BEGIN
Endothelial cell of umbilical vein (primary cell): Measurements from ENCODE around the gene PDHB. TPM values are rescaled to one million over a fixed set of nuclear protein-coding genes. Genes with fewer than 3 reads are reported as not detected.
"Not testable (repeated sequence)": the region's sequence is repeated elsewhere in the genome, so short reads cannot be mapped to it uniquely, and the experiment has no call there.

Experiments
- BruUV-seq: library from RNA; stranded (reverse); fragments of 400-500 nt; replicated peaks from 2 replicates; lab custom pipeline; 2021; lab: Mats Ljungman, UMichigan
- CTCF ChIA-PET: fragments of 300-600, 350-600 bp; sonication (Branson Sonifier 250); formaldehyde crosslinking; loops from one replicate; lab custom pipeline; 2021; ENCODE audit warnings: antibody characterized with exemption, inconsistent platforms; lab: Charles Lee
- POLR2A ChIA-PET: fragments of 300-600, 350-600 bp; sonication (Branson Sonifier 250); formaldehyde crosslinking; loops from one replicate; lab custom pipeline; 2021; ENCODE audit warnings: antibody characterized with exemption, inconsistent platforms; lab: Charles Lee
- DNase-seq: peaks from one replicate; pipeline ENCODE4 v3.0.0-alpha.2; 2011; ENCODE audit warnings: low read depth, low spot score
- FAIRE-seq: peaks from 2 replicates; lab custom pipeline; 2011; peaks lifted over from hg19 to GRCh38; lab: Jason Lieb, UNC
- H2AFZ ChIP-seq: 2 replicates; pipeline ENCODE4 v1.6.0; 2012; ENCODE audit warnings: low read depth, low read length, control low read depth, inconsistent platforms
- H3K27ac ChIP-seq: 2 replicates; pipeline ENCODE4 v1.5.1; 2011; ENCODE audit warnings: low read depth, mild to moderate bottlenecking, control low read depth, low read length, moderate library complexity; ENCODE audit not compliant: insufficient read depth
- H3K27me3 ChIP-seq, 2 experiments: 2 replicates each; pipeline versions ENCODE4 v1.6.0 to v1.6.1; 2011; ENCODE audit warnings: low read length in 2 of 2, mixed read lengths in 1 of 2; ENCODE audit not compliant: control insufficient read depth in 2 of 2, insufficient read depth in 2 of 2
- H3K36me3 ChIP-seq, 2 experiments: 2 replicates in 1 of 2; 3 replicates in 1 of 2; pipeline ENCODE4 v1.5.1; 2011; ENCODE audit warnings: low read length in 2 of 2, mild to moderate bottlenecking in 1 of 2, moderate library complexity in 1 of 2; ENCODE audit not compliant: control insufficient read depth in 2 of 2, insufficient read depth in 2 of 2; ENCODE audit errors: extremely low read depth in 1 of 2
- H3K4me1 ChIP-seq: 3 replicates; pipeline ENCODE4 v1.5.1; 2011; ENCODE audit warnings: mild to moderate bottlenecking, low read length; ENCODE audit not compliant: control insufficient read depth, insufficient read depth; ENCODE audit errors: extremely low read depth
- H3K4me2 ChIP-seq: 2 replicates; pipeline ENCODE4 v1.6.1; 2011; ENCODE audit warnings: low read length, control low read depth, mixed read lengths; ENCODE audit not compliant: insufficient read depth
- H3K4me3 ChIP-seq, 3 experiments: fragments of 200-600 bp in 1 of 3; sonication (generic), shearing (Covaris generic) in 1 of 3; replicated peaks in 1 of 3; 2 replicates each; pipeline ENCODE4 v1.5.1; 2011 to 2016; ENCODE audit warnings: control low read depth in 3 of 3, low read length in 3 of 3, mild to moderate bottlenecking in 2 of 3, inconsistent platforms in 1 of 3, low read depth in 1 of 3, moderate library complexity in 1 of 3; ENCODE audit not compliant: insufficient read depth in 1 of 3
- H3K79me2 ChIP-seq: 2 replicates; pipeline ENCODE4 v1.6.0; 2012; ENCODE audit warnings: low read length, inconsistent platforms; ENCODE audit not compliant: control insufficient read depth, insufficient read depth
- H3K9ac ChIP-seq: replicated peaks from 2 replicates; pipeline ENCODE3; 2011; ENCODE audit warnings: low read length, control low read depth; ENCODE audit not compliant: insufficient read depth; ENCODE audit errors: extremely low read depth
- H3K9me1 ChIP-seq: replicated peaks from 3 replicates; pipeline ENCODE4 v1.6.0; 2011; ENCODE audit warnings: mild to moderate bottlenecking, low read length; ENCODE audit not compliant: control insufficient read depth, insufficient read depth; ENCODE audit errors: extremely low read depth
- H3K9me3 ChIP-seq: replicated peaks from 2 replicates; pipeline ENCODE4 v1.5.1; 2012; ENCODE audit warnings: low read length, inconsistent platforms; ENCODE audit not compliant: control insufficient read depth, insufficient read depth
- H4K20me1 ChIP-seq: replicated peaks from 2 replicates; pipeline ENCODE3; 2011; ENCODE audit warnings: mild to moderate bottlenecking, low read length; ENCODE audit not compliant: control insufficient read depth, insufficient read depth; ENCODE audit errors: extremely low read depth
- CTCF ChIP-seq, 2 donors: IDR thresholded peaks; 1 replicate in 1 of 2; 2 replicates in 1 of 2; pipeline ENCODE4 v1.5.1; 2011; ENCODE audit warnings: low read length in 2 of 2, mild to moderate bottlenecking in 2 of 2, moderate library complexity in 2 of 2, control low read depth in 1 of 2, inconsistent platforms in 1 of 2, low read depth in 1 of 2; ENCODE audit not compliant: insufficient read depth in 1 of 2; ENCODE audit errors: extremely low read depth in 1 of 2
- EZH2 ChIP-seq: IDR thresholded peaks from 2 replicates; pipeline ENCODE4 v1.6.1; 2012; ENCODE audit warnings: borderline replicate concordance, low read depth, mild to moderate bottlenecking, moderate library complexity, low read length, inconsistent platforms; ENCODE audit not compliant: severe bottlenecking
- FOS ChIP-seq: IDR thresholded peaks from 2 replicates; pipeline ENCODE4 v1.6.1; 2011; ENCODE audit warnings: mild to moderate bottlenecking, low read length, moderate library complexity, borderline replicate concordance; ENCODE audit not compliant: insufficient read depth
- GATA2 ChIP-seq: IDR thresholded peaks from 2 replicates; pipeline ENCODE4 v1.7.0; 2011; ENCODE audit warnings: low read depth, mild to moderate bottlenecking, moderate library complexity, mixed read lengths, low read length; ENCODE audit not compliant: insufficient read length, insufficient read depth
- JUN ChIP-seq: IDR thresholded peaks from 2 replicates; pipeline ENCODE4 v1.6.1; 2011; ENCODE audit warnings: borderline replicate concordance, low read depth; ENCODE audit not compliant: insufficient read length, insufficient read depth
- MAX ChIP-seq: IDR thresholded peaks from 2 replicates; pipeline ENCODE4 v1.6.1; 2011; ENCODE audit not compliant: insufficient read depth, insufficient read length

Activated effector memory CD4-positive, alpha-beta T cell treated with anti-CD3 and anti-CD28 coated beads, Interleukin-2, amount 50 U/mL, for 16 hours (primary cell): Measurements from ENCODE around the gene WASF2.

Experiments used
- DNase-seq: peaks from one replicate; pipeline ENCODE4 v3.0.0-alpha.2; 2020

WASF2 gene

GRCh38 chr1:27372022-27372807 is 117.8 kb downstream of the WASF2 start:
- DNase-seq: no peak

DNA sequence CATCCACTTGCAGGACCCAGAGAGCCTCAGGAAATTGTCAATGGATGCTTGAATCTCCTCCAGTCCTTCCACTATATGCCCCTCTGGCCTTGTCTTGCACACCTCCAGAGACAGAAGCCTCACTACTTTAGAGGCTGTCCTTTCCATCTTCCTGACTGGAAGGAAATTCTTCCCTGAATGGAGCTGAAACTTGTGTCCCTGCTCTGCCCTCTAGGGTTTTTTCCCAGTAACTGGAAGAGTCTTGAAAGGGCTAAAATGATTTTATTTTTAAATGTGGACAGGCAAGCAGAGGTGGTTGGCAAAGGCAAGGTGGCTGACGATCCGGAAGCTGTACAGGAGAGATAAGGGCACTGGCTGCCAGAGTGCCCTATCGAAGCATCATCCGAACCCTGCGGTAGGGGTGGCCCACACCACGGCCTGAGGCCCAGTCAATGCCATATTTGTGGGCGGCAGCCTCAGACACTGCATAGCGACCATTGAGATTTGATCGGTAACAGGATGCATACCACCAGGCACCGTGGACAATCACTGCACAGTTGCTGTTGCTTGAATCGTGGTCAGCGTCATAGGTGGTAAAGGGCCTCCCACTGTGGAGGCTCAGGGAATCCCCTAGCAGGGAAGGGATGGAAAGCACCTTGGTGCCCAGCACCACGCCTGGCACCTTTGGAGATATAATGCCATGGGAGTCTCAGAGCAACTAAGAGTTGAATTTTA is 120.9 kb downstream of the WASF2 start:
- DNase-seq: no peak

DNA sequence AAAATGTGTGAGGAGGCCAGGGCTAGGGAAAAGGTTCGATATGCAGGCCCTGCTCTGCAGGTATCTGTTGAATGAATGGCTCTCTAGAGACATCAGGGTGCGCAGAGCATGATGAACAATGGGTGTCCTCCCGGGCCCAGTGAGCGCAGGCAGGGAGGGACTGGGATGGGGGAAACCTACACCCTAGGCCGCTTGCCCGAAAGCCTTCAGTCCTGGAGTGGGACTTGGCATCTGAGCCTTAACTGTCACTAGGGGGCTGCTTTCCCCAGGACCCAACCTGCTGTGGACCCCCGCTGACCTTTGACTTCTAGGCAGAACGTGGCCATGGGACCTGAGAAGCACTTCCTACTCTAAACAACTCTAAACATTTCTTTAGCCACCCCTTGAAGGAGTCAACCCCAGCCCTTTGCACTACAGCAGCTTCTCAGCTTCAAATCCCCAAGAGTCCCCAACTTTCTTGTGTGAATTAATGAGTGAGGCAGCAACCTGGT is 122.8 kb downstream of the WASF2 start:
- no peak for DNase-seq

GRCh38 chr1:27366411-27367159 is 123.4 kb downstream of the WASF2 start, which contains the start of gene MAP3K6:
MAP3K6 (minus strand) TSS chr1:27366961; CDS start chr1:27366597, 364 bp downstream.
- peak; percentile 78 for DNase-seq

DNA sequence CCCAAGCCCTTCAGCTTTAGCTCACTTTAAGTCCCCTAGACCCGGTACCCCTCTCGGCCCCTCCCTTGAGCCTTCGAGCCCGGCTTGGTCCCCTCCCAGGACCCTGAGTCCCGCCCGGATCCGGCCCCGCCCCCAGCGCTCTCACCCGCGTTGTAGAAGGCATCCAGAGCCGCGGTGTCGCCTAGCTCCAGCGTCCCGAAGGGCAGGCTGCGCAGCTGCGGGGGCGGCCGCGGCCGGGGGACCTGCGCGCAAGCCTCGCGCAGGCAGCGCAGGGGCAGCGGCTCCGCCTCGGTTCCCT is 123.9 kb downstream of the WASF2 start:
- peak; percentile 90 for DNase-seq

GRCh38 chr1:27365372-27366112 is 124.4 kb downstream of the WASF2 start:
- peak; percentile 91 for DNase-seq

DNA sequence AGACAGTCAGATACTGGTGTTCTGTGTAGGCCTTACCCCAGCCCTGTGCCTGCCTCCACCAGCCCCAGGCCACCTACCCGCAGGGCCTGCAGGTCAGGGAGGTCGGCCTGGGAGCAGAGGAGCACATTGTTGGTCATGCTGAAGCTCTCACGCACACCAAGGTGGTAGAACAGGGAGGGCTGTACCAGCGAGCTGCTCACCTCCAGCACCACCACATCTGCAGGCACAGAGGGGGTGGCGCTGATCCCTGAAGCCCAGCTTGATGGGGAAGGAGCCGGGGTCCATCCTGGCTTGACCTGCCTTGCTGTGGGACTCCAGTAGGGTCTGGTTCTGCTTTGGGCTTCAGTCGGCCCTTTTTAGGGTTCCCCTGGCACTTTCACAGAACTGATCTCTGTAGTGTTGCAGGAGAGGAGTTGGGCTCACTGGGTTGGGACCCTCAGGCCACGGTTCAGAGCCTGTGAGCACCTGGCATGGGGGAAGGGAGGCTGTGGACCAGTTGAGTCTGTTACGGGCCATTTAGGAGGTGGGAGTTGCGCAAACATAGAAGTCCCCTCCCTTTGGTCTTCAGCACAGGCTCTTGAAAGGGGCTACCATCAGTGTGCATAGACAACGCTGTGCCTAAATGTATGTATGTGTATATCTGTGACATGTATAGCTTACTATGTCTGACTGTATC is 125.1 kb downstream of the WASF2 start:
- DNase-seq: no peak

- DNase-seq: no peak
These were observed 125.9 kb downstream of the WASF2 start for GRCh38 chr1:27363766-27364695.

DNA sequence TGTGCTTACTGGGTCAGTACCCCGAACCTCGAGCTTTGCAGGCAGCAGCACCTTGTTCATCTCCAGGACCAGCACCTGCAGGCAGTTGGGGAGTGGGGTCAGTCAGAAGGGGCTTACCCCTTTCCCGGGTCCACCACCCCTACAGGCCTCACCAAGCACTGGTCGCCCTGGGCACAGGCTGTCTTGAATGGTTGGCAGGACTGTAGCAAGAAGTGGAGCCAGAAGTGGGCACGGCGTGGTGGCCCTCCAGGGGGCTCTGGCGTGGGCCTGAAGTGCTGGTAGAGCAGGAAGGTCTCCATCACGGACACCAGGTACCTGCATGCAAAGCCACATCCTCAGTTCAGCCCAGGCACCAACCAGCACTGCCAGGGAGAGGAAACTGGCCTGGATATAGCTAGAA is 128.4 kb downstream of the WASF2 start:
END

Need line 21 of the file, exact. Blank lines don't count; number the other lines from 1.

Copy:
- CTCF ChIP-seq, 2 donors: IDR thresholded peaks; 1 replicate in 1 of 2; 2 replicates in 1 of 2; pipeline ENCODE4 v1.5.1; 2011; ENCODE audit warnings: low read length in 2 of 2, mild to moderate bottlenecking in 2 of 2, moderate library complexity in 2 of 2, control low read depth in 1 of 2, inconsistent platforms in 1 of 2, low read depth in 1 of 2; ENCODE audit not compliant: insufficient read depth in 1 of 2; ENCODE audit errors: extremely low read depth in 1 of 2